If ten days ago you had asked me to define “social work” or “social worker”, I would have given you some textbook definition filled with big words and academic jargon. Today though, my definition is very different, very simple, and much more human; and I have two amazing social workers to thank for it.
Five days ago, I began a mini internship at Puebla’s very busy Centro de Salud (health clinic). I tried to go into the experience with an open mind and zero expectations, but I unfortunately failed. On my first day, the clinic’s two daytime social workers, Laura and Lulú explained to me and my fellow students what exactly it is they do. The answer: paperwork and references. They explained step-by-step how they receive references from doctors, input the information from the references into a large yellow book, and then give a copy of the reference to the patient, who then takes it the hospital to which they were referred. At the end of the month, the social workers compile a report and file away all the references. It shames me to admit, but I left the clinic that day feeling discouraged, disappointed, and thinking that Laura and Lulu were in no way social workers, but rather mistitled secretaries. I wish I could take back those thoughts, because after five days of working with them, I now know that I was completely and utterly incorrect.
Deep down, I knew my thinking was wrong; so when I had a chance, I reread my favorite page of Paulo Freire´s, Pedagogy of the Oppressed (page 60). “Those who authentically commit themselves to the people must re-examine themselves constantly.” Those words stood out to me, and forced me to reevaluate the way I think about social work and social workers. The next day, I returned to the clinic with only two goals: be fully present and be fully open to learn. I dove in head first, and I’m so glad that I did.I quickly realized that hidden amongst the paperwork, the references, and the files, were the true roots of social work. The paperwork revealed macro social issues within the community, it highlighted groups who were still in need, but most importantly it was the means by which Laura and Lulú could help patients navigate an otherwise cold and disorienting system. I paid close attention to the faces of the patients who came into the office. They looked nervous, confused, disoriented, and frustrated. Laura and Lulú would greet them with a smile and with warmth. In no more than a moment or two, they would help them feel at ease; all because they treated them like human beings. Not like patients, not like clients, not like customers, but human beings.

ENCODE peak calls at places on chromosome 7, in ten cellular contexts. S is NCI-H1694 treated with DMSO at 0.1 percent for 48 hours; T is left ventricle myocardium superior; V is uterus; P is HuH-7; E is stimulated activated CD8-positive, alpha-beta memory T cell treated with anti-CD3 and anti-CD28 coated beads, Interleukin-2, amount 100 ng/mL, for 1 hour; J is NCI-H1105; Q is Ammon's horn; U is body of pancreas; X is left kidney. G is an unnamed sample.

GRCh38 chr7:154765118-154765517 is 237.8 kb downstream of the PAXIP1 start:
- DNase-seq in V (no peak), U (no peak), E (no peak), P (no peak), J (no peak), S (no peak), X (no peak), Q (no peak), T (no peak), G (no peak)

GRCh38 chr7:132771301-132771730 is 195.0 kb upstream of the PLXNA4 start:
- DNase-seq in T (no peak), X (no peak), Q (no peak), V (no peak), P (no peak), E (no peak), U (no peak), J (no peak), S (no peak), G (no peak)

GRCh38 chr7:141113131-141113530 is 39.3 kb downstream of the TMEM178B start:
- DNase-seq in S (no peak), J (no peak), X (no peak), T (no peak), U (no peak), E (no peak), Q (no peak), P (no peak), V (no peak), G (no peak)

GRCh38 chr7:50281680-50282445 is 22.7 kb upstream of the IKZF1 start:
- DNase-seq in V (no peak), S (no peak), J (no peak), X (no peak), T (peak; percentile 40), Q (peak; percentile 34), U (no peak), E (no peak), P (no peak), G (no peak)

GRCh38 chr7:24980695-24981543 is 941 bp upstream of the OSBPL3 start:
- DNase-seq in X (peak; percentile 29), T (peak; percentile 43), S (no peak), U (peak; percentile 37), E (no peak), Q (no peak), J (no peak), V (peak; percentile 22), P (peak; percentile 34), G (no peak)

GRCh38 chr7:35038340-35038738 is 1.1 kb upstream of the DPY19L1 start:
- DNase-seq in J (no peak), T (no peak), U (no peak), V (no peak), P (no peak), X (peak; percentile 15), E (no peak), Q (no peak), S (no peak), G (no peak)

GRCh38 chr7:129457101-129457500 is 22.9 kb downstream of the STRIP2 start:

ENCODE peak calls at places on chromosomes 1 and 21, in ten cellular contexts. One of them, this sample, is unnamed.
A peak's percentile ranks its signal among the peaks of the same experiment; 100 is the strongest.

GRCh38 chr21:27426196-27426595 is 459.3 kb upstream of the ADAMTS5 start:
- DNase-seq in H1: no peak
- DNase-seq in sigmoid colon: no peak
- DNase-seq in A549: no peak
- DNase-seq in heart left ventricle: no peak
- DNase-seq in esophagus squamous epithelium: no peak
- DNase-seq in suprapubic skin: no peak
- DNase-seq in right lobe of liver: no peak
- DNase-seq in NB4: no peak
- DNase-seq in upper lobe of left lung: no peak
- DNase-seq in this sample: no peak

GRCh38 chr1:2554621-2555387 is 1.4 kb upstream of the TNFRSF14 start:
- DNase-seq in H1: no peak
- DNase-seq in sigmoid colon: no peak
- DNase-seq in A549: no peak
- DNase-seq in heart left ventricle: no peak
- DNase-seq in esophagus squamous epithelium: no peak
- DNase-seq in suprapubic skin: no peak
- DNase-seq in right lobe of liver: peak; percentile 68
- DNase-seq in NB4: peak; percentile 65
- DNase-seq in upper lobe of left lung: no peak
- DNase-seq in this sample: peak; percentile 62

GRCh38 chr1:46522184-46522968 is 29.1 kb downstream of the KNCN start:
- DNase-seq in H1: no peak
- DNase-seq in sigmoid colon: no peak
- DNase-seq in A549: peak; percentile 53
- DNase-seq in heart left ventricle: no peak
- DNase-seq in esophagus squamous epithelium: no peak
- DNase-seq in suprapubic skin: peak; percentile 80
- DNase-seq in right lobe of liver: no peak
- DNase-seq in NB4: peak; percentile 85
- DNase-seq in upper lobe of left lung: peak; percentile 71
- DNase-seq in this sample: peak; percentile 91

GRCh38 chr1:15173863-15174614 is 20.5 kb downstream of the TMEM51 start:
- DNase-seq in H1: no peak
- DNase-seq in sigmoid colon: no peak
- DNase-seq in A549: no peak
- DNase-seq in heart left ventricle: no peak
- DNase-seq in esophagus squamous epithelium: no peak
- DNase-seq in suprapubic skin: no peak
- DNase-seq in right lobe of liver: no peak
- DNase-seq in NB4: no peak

Laura and Lulú’s examples humbled me and taught me a valuable lesson. Social work isn’t defined by textbooks and dictionaries. Social workers aren’t just those with a title and degree. The definition is found in subtle acts of compassion and empathy. It’s hidden in expressions of kindness and understanding. It’s discovered in the essence of human connection.
In a world that is so incredibly cold, so scary, so confusing, and so overwhelmingly disorienting, what is often needed the most is a smile, and kind greeting, a gentle touch, a reassurance, a laugh, a few moments of you’re the time. What is often needed most is a recognition from one person to another that they are a human being; that they are worth something; that they matter. All of us, not matter where we might find ourselves, have the capacity within us to be social workers. From the taxi driver to the doctor; the waitress to the baker; the police officer to the teacher; the child to the most poor.
When I arrived in Mexico ten days ago, I thought I knew what it meant to be a social worker and perform social work. I thought I knew what it meant to be a human being. I was wrong. When we are fully present, when we take the time to truly be with someone; listen to them, hear them, laugh with them, cry with them, feel with them – then we will know what it is to be human.
Paulo Freire says, that “conversion to the people requires a profound rebirth. Those who undergo it must take on a new form of existence; they can no longer remain as they were.” I am not the social worker I was before, and I cannot perform the same social work I did before. I am reborn. Thank you Laura. Thank you Lulú.